Castro District is centered along Castro Street (just off of Market Street) and is one of the original gay neighborhoods in the entire country. It retains its unique heritage and gay community – rainbow flags fly proudly above the sidewalks including the tallest one at the corner of Market, Castro and 17th Streets. The world’s second GLBT History Museum opened here in 2010.
Harvey Milk is a name synonymous with this district – a former gay San Francisco politician who operated a camera shop here. And you can’t visit the Castro District without noticing the prominent Castro Theatre – one of San Francisco’s finest theatres, it dates from 1922. And similar to the Hollywood Walk of Fame, in 2014 a LGBT Walk of Fame was added along part of Castro Street (400 to 500 blocks) and part of 19th street – this is known as the Rainbow Honor Walk and pays tribute to prominent gay and lesbian individuals.
Chinatown is the largest home to those of Chinese ancestry outside of China and Hong Kong. China town can be entered merely a few blocks from the main Union Square shopping district. This cultural delight spans a length of 16 square blocks. Grant Avenue is the main street through town. Along this street you will see many temples, tourist shops, tea rooms and Chinese grocery stores. I enjoy wandering in China town, especially down the back allies away from the tourists. It is away from the main streets that you are able to truly get a feel for Chinatown. It is as if you were in a foreign country. Very few people are speaking English and the markets contain some truly exotic fruits and vegetables. At the Xuong Market near Grant Street I was able to purchase many small packages of food ranging from dried oysters, to seaweed, to fresh shrimp. This food contributed greatly to my Chinese cooking for the next several weeks.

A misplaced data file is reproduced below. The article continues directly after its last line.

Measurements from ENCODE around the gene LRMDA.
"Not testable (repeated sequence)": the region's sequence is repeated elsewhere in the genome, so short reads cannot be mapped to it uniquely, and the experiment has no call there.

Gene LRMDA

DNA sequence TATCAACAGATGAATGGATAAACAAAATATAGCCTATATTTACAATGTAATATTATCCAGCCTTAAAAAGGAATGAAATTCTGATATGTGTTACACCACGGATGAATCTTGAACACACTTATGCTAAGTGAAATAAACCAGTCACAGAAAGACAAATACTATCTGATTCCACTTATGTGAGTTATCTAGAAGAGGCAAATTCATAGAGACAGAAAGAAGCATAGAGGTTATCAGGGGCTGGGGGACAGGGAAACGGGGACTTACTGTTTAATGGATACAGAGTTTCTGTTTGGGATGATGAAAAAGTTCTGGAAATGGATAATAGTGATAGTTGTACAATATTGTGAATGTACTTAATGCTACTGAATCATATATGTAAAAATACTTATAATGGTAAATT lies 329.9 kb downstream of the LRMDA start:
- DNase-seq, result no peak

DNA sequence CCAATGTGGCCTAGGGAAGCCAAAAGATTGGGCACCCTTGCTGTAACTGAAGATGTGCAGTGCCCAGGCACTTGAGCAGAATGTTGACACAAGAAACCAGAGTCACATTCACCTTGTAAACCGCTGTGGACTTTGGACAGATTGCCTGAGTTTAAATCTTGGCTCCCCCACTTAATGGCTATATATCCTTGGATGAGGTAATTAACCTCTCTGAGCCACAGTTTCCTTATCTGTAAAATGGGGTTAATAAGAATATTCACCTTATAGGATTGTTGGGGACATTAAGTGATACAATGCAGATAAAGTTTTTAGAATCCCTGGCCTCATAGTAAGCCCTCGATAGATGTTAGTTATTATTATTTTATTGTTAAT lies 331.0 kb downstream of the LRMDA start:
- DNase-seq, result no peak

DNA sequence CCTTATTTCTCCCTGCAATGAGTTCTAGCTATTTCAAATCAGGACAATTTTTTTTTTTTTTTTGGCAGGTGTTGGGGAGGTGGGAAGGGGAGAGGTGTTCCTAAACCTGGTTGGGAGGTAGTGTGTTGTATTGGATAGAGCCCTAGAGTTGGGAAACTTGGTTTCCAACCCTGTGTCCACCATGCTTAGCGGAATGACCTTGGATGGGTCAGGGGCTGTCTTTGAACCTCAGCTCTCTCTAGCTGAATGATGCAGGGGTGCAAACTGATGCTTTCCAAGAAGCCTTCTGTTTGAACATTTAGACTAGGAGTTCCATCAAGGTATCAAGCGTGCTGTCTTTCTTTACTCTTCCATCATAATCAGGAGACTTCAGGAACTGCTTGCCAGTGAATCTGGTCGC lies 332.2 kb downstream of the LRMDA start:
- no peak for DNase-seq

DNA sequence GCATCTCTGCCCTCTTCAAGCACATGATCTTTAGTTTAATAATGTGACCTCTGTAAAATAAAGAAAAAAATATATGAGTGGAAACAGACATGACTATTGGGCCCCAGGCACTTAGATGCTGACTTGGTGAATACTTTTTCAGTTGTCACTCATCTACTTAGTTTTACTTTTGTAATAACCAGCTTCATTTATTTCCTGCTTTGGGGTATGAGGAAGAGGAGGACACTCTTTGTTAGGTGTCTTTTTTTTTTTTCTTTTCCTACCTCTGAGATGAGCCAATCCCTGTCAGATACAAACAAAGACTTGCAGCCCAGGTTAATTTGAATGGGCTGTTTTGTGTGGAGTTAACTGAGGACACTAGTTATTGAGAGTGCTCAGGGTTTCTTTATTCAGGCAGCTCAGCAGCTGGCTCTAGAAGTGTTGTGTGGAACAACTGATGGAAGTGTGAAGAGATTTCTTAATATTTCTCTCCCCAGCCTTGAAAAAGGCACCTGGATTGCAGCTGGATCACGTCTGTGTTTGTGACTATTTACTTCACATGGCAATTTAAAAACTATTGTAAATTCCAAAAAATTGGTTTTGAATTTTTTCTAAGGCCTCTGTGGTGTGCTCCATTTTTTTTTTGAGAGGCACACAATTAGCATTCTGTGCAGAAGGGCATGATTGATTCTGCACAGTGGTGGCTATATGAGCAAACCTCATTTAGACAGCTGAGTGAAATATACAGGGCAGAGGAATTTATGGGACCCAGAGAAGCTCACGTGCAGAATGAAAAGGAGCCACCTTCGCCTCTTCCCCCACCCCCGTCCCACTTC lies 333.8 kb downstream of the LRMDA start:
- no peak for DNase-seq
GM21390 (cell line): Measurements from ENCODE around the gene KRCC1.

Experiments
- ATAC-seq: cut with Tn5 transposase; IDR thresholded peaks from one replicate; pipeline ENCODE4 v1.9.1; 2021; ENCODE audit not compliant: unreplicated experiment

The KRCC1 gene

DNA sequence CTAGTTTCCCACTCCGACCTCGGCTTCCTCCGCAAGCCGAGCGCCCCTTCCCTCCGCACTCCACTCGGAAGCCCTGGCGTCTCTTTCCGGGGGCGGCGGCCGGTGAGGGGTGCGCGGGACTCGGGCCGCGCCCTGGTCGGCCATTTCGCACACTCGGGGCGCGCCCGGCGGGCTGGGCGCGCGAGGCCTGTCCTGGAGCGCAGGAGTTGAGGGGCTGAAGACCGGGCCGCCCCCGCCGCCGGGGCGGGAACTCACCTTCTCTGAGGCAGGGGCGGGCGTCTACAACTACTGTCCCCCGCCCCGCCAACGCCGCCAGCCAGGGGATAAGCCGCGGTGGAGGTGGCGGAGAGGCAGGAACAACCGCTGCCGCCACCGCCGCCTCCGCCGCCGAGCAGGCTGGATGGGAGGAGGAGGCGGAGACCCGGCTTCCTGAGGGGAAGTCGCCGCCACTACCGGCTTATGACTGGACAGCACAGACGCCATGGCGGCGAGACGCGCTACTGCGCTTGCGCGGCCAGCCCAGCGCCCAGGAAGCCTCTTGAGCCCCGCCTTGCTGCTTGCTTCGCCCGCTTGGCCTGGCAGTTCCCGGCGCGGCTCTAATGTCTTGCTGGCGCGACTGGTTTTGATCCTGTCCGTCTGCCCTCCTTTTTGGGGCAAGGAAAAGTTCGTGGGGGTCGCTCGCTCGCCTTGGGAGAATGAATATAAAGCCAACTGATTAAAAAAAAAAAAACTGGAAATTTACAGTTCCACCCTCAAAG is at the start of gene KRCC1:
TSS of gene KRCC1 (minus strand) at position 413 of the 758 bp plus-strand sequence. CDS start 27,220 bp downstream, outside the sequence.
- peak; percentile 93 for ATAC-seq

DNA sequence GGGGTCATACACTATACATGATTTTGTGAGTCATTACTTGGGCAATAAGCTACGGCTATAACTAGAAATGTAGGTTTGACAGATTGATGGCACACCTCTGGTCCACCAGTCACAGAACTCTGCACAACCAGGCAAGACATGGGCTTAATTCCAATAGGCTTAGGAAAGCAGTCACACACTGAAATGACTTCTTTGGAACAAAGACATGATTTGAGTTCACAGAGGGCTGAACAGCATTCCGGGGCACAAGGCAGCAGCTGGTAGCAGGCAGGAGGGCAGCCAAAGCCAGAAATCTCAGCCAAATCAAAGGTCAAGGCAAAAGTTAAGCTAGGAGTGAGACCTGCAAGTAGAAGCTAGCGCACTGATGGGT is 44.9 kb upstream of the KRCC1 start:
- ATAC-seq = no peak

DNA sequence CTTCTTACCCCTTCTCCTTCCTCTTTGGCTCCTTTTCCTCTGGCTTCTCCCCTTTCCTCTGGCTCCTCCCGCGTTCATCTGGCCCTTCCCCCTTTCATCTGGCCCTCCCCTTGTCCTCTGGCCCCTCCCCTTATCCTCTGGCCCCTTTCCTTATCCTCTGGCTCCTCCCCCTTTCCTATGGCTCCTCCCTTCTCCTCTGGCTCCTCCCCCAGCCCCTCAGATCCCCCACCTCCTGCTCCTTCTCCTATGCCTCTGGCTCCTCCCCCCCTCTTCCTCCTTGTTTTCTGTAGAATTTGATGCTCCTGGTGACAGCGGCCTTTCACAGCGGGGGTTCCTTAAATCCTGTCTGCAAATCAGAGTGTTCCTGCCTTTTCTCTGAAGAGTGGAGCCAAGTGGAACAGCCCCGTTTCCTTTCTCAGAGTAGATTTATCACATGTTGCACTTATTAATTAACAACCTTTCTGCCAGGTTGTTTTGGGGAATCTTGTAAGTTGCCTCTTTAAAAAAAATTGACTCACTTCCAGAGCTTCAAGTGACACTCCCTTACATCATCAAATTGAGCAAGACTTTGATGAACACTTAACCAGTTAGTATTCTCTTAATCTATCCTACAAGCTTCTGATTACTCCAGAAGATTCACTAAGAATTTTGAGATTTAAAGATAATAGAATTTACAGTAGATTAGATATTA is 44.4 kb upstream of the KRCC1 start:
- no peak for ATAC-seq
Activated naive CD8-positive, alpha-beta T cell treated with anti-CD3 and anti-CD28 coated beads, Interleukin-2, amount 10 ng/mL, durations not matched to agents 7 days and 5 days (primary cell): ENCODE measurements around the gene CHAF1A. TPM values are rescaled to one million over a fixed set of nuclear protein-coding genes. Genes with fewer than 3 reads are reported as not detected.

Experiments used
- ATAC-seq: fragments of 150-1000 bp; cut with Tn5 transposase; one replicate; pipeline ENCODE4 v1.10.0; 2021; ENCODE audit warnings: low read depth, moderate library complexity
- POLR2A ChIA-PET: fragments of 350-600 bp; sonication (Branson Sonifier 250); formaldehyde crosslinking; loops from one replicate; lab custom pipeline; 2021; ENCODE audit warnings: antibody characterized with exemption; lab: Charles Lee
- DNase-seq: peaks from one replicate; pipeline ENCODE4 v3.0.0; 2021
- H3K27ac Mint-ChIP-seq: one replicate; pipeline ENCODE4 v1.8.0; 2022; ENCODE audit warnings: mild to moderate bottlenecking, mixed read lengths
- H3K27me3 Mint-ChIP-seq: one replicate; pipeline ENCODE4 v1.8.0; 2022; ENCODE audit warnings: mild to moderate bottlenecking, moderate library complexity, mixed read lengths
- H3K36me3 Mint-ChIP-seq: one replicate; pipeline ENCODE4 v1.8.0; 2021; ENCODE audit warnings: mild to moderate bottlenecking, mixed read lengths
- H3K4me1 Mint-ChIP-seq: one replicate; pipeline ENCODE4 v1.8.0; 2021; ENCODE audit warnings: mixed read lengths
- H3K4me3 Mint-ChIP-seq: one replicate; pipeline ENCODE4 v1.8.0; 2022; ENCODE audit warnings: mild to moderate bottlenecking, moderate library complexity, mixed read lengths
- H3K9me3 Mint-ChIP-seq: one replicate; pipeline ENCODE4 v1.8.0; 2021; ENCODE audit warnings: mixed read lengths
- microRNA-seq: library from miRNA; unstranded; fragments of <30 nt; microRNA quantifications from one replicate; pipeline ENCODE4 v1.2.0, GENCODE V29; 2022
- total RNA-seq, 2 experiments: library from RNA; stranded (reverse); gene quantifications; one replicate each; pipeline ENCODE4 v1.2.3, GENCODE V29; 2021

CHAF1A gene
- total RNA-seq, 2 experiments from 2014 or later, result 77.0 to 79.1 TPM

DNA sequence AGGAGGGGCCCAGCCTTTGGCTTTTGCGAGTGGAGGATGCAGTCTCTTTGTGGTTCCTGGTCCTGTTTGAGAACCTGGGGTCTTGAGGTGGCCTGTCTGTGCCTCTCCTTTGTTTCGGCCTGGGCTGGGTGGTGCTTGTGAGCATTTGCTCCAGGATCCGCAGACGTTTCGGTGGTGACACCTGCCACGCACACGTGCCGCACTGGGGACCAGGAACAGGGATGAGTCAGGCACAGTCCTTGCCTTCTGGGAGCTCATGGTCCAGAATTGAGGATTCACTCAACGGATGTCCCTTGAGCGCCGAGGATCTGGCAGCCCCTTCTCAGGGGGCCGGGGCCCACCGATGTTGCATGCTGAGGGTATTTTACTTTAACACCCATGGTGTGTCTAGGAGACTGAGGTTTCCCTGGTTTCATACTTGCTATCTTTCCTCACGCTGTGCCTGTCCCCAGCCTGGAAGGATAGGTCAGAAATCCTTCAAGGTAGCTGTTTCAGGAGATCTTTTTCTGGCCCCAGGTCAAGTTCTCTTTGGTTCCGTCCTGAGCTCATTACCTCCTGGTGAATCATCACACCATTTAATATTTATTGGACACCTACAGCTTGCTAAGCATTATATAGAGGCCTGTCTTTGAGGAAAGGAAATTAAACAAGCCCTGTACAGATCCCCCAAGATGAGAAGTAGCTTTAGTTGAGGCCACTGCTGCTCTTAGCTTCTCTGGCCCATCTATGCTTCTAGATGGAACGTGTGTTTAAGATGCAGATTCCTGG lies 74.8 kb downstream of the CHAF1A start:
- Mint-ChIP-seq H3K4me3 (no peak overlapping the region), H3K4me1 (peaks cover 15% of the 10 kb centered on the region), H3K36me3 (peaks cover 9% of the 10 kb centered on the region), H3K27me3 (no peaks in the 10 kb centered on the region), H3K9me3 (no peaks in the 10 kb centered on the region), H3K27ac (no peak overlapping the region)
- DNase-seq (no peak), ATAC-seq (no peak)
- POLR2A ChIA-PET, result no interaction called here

The “real Chinatown” is where all the fruit and vegetable markets are located – along Stockton street near the corner of Broadway – spanning both directions of Stockton street for a few blocks. Chinese is the most common language you will hear spoken in this area and very few tourists will be present. All the signs are in Chinese. In the mid to late summer a great variety of tropical fruits including durian, logans, leeches, and jackfruit are sold here.
In this area, free parking is available above the Stockton tunnel on Broadway – its where you take tourists when you want to scare them. Its a dead end death trap for those who aren’t comfortable parking on one of the steepest hills in San Francisco. You have to park sideways and when you get out of the car on the uphill side, it can be a real struggle to open the door!
– Chinese Culture Center located on the 3rd floor of the Holiday Inn is a great place for finding information about Chinatown and viewing Chinese art. For more information call PHONE NUMBER (415) 986-1822. They are open Tuesday through Saturday from 10am until 4pm and then again on Sundays from noon until 4pm. Admission is FREE. Visit: www.cccsf.us